Sunday, July 12, 2015

Our Family's Love Affair with Durian...

Oh how we love thee... All of us, loves all of you, all your curves and all your edges, all your perfect imperfections--  Yes, durian is such a star in our household, it should have its own love song! I've had durian growing up at home with my parents, but it wasn't until I had my own family that I've really come to adore this nature's magical treasure. In fact, all my kids were exposed to it as babies, soon after they were introduced solids; for each one we braced our eagerness to see their reactions upon their first taste, and time again it was met with want. And now, when it comes to eating durian, we all lose ourselves to giddiness and anticipation to overwhelming joy when the prickly fruit splits open revealing its golden plump flesh. One that involves cheerleading chants, in-air fist-pumping and swooning ooh-la-las! You can eat it at room temperature or slightly frozen for an icy bite! We love them both ways, although chilled it is less aromatic-- a subtler way to entice beginners to give it a taste.

The durian is Southeast Asia's most highly prized fruit-- the King, and the most controversial because of its overpowering odour. It is the only fruit banned from airline cabins, hotels and some public transport. Native to Southeast Asia, the fruit is roughly the shape and size of a spiky football. Inside the tough skin are about five segments enclosing two or three portions of soft cream to yellow-coloured flesh lobes, each wrapped around a single large beige seed. Both the flesh and seed (after boiling) can be consumed. Those who love it, are lifelong aficionados... those who don't, loathe it with a ten-foot pole. No food out there have I heard such extreme polarizing reactions-- some merely can't get pass the smell let alone attempt to eat it. I've heard people describe the odour as sweet floral fragrance (that's my category) and luscious fine wine and cheese to the complete opposite such as sewage socks, horse manure, rotten onions etc.,

To my family, it is sweet fragrant, its texture, soft and creamy with floral and pineapple undertones, and tastes like no other! We relish in these durian moments, because they bring us together, transports us to heaven and lets us stay in heavenly bliss with each other for a while...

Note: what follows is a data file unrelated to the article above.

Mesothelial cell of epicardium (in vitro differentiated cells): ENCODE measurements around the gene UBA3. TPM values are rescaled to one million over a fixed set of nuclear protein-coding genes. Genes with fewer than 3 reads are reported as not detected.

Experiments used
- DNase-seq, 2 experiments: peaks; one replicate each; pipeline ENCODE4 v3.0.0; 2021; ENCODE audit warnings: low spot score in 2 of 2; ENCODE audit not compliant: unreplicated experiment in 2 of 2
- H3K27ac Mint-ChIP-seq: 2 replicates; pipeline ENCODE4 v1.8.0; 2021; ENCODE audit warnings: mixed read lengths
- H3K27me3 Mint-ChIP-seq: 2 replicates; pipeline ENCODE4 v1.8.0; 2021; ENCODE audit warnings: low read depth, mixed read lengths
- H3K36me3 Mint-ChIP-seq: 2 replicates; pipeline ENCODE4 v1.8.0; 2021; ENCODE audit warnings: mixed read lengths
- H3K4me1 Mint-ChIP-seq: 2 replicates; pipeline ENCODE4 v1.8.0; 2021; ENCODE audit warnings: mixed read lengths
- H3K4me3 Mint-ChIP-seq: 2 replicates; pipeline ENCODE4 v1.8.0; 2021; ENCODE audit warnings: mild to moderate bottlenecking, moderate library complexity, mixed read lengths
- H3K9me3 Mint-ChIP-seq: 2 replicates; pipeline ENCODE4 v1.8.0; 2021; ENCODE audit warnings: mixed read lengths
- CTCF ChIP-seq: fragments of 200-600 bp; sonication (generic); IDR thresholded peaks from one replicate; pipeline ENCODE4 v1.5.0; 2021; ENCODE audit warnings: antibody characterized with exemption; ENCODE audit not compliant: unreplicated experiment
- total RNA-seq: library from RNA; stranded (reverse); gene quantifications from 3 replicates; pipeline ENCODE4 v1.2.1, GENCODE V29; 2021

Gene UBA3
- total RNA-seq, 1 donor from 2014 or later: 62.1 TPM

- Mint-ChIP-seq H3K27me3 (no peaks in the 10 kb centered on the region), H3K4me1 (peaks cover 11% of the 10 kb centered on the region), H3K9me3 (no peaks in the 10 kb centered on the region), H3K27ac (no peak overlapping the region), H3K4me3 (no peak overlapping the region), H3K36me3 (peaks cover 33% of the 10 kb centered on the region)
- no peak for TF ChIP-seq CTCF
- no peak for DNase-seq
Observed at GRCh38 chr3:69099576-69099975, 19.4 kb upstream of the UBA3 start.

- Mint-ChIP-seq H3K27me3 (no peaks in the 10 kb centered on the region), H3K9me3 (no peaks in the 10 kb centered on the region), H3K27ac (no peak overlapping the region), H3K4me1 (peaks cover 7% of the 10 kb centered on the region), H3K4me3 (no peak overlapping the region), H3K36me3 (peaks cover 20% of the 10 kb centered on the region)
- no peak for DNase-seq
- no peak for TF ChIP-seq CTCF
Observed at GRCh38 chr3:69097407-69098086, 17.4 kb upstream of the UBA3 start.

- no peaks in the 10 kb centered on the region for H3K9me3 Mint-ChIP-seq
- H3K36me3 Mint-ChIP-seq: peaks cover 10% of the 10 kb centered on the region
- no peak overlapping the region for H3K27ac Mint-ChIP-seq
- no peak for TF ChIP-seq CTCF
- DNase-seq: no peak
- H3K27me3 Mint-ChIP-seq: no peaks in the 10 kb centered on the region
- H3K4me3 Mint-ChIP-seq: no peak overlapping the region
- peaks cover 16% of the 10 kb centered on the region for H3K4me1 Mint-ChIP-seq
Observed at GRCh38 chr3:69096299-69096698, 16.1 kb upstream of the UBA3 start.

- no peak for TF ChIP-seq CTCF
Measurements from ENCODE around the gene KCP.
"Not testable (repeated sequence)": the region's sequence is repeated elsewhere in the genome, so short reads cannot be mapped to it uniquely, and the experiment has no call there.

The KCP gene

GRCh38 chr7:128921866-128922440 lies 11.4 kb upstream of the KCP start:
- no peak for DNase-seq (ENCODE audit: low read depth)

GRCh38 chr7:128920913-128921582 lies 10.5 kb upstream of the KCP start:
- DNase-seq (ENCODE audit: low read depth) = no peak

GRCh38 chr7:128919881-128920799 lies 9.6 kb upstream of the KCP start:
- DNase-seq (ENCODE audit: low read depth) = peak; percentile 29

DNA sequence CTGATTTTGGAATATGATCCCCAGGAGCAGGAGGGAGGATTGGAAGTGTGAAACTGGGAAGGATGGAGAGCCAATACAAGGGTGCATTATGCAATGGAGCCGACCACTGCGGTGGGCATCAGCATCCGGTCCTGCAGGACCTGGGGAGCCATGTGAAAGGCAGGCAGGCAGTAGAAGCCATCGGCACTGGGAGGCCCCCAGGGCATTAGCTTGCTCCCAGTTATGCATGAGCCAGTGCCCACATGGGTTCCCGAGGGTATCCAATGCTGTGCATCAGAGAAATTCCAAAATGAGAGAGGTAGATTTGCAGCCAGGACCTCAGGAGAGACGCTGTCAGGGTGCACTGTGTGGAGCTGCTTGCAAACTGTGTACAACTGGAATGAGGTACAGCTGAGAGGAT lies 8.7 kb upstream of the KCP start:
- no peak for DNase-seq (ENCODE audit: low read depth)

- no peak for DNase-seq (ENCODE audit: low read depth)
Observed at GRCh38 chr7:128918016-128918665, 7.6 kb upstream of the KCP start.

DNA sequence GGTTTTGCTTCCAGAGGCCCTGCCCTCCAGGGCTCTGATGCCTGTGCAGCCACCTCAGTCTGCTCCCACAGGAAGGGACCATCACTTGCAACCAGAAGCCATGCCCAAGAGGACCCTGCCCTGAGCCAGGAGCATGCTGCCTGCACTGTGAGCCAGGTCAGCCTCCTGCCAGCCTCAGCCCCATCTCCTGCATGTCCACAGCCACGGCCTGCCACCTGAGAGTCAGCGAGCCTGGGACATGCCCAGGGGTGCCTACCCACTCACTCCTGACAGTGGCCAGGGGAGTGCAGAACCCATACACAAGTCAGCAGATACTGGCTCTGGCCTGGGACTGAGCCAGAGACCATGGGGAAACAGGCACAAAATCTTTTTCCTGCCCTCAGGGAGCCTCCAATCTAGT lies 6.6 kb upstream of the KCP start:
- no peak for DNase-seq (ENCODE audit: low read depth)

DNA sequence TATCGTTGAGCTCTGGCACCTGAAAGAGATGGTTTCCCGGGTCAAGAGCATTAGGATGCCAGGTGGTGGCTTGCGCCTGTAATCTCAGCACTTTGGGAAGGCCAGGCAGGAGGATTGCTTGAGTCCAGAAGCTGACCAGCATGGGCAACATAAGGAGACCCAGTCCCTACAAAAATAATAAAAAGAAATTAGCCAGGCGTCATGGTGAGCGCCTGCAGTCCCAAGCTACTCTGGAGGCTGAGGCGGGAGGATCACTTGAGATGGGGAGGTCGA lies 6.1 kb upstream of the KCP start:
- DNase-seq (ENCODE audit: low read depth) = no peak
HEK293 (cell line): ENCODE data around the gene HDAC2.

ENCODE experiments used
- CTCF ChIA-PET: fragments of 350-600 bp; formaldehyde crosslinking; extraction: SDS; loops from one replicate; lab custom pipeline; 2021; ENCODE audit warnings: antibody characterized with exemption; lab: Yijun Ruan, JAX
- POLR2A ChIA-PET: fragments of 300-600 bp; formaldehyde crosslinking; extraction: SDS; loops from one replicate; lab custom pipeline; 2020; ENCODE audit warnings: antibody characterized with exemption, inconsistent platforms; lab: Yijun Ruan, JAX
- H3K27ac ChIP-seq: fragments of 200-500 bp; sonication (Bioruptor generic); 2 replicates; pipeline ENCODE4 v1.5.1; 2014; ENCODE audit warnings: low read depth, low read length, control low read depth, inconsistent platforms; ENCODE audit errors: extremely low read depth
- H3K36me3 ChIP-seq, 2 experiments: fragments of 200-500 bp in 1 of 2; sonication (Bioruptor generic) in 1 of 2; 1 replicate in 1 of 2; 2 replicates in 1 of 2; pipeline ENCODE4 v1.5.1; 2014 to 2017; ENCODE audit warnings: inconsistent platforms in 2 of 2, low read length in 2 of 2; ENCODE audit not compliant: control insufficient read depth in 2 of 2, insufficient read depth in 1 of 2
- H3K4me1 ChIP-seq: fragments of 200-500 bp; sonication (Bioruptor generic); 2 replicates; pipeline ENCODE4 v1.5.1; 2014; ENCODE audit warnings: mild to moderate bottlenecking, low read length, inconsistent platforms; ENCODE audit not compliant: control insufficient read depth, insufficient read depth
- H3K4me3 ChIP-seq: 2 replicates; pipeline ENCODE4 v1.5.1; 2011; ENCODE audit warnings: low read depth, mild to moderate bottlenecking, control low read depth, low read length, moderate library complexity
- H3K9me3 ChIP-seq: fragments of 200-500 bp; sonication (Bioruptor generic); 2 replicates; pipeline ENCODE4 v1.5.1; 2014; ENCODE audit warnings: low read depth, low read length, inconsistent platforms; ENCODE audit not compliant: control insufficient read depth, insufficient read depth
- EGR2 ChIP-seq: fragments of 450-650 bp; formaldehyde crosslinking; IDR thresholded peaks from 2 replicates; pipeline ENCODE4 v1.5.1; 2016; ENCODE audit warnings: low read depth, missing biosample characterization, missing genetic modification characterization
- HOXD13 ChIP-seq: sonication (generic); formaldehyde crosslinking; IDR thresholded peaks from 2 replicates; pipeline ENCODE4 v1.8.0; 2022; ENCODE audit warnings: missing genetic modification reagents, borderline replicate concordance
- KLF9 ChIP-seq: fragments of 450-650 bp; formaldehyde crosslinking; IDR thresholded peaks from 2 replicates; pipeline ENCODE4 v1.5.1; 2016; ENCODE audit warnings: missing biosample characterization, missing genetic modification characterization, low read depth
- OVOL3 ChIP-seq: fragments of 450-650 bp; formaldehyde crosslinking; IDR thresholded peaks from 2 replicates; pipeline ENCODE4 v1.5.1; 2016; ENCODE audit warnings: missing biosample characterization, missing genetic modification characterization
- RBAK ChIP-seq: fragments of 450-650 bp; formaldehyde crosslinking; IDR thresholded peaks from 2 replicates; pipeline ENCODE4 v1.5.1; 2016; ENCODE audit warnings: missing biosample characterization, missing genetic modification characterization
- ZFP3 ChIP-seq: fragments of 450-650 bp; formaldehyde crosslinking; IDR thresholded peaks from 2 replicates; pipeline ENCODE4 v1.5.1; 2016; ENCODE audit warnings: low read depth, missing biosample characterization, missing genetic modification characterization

Buying from a durian lady at her bicycle stand in Saigon City with my father-in-law in 2004.

Loved the outdoor Vietnamese fruit markets-- the most astounding fresh exotic fruits abound.

Here are some varieties of the durian tree- there are reported about 30 species of only 9 are edible. The durian contains four to six locales, with one to four seeds each and tastes sweet or bitter or wine-like depending on the type and ripeness.

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Whole durian is conveniently sold frozen year-round in Toronto, and its the most economical option (sometimes you can find fresh, but they are a few times more expensive and frozen is just as good). I've only seen two types of durian here, and the one I like is plump on top and tapered on the bottom. Since they are frozen you can only rely on its visual-- one that is thin-skinned bearing large ripe and numerous fruit is the goal but it depends on the batch, and it can be a crap shoot. As much as I can control, when looking to purchase a frozen durian, here are things I look for:

1) large plump fruit, with a plump upper body and tapered rounded bottom;
2) number of pronounced segments where the fruit are encased- the more the better;
3) even beige tone throughout, with minimal broken/smashed spikes;
4) no visible cracks, damp or mold spots, trapped insects (blech-- I know)

I usually purchase frozen whole durian of either the Tiger or Fish brands.

It can take half a day or more to thaw the frozen durian enough to slice into it and scoop out the fruit. You can thaw in the fridge or in room temperature. The fruit starts to emit its fragrant aroma when the thawing is well underway. Usually we carefully press between the spikes to see if it is ready to cut. If not frozen to the touch and the skin yields slightly, this is usually the queue to round up the kids to the kitchen.

When cutting durian, you need ample space. The floor is our gathering ground for the slicing ritual, and we lay a few newspaper around and have a plastic bag handy. Contrary to what most do, we don't use a sharp knife or cleaver but rather a butter knife and a large metal tablespoon to get the job done. Locate one of the humps, look for a thin line often visible down the segment and wedge the knife in it to splice. Once you get a crack big enough, pry open with both hands.

Whoa!! Gorgeous, big and creamy! This one contained two fruit lobes.

Spoon them out onto a plate. Or start devouring right away

This segment had one giant lobe!

Repeat until all segments are dugged into. We love filling the plate up with these creamy golden nuggets!

Growing up with durian...
Sebastien at 2 years old. Ask him his favourite fruit-- and he'll tell you right away "durian"!

Matias at ten months making an adorable durian messy-face!

That's two hefty glorious lobes! 

Pure excitement and love!

My husband tells me when he was growing up as a child in Vietnam, his aunt would take emptied durian skins, tie them on their ends and hang them up on her bed posts. This was a way to keep her room smelling fragrant.... suit yourself!

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According to my mom, Chinese belief says that "eating a durian is liken to eating ten chickens", demonstrating its huge health benefits. They're probably right-- I know when I down a few, I feel ready to conquer the night, and since its usually after dinner time, that means sleep... zzzz! Thanks durian for giving me sweet dreams!

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